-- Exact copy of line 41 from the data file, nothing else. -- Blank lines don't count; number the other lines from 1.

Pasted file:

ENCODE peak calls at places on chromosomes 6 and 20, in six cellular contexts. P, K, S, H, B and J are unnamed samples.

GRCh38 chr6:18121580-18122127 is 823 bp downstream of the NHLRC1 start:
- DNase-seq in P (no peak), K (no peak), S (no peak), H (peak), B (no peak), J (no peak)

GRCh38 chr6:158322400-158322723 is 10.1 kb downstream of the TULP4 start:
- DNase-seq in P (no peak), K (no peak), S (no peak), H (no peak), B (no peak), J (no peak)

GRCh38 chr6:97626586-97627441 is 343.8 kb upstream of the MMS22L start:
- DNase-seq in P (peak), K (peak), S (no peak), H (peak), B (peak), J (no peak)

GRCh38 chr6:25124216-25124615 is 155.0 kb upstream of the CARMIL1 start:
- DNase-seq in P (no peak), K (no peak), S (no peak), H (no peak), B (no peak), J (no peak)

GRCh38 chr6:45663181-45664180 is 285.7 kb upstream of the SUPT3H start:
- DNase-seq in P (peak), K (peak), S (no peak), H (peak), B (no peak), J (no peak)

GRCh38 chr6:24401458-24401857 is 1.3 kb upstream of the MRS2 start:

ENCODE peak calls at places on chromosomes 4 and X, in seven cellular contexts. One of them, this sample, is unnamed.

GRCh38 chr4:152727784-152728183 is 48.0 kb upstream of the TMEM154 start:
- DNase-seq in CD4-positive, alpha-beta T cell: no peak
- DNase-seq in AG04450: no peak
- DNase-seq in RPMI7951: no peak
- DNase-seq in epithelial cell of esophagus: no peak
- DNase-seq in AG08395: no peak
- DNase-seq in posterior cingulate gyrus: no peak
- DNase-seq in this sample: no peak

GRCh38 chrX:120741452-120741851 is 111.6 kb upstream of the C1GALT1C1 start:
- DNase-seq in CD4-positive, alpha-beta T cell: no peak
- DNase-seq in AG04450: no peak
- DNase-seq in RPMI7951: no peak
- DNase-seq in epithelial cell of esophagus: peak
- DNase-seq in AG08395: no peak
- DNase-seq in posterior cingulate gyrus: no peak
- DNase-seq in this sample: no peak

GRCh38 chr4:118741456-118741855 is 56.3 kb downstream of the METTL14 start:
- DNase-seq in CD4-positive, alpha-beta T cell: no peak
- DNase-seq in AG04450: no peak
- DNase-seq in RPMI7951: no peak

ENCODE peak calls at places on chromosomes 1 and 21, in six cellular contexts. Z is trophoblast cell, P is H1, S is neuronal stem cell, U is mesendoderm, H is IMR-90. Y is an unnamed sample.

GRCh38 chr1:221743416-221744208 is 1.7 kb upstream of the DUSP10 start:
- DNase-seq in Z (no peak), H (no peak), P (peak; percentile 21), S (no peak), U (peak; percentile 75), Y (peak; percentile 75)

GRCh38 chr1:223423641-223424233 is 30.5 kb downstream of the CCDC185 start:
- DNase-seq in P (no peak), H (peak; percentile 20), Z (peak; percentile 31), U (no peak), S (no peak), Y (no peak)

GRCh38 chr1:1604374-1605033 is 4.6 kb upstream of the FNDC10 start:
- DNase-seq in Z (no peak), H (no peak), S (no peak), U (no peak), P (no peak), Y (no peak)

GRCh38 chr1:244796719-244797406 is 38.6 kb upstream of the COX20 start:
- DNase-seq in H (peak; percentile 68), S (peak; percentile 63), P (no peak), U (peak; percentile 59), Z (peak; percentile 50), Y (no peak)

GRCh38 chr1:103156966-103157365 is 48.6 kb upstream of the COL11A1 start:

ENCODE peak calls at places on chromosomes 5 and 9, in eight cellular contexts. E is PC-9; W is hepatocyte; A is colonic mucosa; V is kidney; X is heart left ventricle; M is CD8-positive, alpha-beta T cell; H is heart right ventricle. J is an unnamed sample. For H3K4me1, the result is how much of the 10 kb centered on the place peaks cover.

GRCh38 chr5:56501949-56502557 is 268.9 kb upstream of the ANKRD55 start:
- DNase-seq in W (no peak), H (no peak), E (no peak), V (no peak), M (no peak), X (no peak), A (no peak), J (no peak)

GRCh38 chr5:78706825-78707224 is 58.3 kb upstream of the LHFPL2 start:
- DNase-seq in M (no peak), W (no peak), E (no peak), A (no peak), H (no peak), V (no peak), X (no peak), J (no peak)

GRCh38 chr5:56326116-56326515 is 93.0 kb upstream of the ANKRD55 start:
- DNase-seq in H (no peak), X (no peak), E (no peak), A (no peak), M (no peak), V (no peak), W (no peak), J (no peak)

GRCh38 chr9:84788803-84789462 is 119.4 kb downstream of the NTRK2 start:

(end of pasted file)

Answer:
GRCh38 chr1:244796719-244797406 is 38.6 kb upstream of the COX20 start: